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    /shrug if you say so. I use what works for me, not what people define as professional or whatever other silly tag. I don't live my life trying to live up to other peoples expectations or definitions, I've got work to do and a life to lead.
     
  17. Ronald Epstein

    Ronald Epstein Administrator
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    Okay, so I bought the Sony CX550v, and I have

    to tell you, it's a pretty awesome camcorder. It is

    considerably smaller and more lightweight than my

    HDC1 and it takes great footage in low light.

     

    As for iMovie? It works surprisingly well despite

    all my fears that it would not. Just plug the camcorder

    in the computer and iMovie starts the import.
     

    Is it faster than tape? Yes, but perhaps barely.

    There is a brief amount of time required for transfer

    and the conversion of AVCHD to Apple codec. Then

    the software has to create thumbnails of the images.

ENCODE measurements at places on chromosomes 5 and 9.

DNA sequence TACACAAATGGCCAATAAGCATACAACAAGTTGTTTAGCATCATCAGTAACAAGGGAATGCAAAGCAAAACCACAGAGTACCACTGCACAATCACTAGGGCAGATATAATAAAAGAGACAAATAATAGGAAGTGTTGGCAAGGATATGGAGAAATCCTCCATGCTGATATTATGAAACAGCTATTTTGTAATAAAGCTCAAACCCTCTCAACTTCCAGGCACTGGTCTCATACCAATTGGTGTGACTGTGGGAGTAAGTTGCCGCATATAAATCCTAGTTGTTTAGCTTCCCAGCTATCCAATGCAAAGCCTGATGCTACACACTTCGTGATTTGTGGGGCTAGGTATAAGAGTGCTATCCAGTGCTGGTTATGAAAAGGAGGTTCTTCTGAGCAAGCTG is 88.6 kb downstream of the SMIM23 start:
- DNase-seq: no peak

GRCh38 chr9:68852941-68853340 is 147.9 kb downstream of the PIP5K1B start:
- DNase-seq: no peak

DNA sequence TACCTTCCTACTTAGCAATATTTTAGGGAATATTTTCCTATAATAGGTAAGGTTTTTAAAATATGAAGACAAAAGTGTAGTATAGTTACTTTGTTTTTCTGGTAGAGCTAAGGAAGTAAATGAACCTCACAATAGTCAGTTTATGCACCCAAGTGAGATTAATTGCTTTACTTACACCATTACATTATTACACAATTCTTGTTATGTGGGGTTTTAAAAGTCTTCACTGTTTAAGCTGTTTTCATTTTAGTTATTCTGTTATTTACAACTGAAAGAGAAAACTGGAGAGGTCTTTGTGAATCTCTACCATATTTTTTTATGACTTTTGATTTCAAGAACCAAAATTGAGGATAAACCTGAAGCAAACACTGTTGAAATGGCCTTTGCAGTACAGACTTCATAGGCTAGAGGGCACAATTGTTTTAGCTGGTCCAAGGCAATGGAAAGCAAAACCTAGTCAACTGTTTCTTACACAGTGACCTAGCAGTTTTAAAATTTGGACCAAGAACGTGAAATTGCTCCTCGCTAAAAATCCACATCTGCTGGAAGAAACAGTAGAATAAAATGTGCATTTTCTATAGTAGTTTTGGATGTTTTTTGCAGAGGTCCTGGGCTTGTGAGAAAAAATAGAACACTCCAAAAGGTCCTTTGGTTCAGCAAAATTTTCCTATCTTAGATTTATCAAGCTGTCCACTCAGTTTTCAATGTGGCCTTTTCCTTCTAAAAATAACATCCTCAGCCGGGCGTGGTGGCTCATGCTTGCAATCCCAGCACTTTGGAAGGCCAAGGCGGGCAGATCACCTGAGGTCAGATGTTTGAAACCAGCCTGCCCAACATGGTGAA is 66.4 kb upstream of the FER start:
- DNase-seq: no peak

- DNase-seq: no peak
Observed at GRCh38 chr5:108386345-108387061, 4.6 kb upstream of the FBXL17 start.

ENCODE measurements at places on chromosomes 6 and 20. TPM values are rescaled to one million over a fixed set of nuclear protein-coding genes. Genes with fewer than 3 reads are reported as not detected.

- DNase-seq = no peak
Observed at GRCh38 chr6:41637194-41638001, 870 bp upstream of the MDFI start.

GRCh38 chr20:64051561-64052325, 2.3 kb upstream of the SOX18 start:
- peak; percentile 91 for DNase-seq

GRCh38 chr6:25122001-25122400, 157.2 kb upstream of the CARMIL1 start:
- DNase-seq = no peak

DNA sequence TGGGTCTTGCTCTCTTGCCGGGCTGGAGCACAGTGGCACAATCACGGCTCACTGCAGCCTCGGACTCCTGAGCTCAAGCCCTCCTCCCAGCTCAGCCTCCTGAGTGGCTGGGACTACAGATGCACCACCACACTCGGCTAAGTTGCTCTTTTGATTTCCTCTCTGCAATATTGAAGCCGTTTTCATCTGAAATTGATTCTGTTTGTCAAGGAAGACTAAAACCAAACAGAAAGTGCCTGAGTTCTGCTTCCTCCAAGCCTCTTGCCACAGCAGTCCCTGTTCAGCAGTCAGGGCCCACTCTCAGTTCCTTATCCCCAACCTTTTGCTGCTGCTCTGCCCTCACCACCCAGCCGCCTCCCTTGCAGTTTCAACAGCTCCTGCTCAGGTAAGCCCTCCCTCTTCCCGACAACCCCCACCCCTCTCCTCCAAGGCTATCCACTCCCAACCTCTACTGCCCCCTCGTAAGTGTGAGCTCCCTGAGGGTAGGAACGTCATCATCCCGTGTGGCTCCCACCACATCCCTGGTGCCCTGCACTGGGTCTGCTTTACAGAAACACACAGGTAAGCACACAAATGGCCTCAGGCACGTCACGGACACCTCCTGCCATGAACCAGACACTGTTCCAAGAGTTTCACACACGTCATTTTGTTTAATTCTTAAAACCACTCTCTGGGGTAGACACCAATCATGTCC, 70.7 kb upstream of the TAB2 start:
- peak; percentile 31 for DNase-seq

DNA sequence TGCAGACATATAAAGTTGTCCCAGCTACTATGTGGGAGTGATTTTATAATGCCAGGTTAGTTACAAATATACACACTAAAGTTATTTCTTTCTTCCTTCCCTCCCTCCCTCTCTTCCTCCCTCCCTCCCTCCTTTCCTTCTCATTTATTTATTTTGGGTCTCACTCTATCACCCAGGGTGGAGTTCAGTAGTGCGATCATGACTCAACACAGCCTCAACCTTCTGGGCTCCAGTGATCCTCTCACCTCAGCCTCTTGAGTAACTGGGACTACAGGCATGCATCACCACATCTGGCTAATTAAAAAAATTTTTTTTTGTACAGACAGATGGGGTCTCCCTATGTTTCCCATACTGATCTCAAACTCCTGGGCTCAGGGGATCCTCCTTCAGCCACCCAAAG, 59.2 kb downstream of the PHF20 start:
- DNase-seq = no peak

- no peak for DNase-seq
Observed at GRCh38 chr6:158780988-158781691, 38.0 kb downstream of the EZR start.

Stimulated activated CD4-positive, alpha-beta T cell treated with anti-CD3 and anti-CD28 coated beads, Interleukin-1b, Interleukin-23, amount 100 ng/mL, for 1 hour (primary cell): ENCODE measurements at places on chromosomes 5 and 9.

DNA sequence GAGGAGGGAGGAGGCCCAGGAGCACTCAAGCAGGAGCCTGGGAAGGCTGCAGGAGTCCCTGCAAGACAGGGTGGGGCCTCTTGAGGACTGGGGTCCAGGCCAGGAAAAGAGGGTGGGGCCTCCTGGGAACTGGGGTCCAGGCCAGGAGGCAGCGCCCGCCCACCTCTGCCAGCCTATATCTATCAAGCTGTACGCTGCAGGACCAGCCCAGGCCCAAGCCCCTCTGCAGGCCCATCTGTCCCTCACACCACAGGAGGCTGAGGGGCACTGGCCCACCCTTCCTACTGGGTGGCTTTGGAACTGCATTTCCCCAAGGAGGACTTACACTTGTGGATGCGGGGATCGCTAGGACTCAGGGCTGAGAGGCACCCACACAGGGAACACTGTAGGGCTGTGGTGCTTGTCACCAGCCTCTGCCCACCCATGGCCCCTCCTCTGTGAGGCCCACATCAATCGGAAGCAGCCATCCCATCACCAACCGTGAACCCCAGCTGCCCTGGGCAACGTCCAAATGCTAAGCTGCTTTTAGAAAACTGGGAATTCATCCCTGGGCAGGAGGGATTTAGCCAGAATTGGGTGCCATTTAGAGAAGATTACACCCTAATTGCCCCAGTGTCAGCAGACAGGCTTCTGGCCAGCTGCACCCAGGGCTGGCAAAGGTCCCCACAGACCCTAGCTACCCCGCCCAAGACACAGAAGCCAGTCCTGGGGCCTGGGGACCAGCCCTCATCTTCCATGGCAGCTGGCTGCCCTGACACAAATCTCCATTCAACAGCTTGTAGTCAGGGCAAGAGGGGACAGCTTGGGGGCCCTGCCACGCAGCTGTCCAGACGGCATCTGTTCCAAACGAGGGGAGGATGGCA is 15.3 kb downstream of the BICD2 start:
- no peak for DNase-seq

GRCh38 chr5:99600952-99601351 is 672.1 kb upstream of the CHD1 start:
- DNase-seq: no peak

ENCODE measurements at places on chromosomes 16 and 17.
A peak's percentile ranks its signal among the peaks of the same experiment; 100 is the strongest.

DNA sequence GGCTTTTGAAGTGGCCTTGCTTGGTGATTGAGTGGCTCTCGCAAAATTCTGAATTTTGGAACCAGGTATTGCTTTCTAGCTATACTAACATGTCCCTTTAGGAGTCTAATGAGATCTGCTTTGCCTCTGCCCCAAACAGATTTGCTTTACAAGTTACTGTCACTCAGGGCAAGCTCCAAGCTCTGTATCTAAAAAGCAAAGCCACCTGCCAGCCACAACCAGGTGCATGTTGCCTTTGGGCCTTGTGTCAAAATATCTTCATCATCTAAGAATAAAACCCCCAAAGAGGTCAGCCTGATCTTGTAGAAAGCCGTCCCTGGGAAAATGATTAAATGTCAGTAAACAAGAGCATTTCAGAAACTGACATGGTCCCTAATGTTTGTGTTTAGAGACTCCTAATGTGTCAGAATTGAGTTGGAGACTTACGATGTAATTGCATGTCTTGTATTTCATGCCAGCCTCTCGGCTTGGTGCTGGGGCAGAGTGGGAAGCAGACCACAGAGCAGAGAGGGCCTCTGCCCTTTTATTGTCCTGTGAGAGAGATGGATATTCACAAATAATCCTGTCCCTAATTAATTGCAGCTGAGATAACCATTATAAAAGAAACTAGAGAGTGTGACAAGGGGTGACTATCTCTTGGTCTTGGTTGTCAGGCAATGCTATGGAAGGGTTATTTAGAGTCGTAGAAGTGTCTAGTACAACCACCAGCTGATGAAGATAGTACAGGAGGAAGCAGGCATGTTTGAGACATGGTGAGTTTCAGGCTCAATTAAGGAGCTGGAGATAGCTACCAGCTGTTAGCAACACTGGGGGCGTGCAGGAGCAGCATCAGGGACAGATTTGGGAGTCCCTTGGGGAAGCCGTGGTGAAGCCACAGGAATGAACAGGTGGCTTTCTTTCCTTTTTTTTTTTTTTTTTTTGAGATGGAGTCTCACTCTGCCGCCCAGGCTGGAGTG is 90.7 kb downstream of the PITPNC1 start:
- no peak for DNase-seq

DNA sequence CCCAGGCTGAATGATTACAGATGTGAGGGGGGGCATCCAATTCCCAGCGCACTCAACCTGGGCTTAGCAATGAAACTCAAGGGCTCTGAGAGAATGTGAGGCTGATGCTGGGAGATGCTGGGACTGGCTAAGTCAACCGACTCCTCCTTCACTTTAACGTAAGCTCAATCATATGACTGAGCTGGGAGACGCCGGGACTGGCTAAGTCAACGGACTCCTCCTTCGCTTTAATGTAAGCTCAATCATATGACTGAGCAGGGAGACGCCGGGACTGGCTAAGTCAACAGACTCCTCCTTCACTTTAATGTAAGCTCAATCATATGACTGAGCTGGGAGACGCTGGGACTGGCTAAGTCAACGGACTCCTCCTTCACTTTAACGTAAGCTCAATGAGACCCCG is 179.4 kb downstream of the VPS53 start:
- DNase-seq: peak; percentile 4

For small amounts of footage the transfer process

    to iMovie is considerably fast. However, for huge

    chunks of footage, the process is slower -- considerably

    for the amount of time it takes for iMovie to create

    thumbnail images.

     

    Still, the process is much better than tape. You

    can select (via checkmarks) what scenes you wish

    to import from the camera and which to leave behind.

    Was very pleased that iMovie did not split the footage

    into small segments but retained the full length clip
    to choose from. It would have been hell to deal with

    if there were a million little clips to import.

     

    iMovie '09 is a lot of fun to edit footage with. The

    things you can do with it are almost unlimited including

    adding titles, transitions, etc.
     

    There is still the same wait involved when doing the

    final SHARE conversion at the end, but I had to go
    through the same process when dealing with tape so

    it did not bother me one bit.

     

    For all the paranoia I had about how MAC would
    deal with AVCHD, I am just delighted to see that none

    of what I had read is really a problem -- at least as far

    as working with HD footage for YouTube. Now had I

    created a DVD that may have presented its own problems

    but that is a project for another day.

     

    You can see my HD footage in the Cedia 2010 forum area.

     

     

    Thank you Sam Posten for your help and encouragement.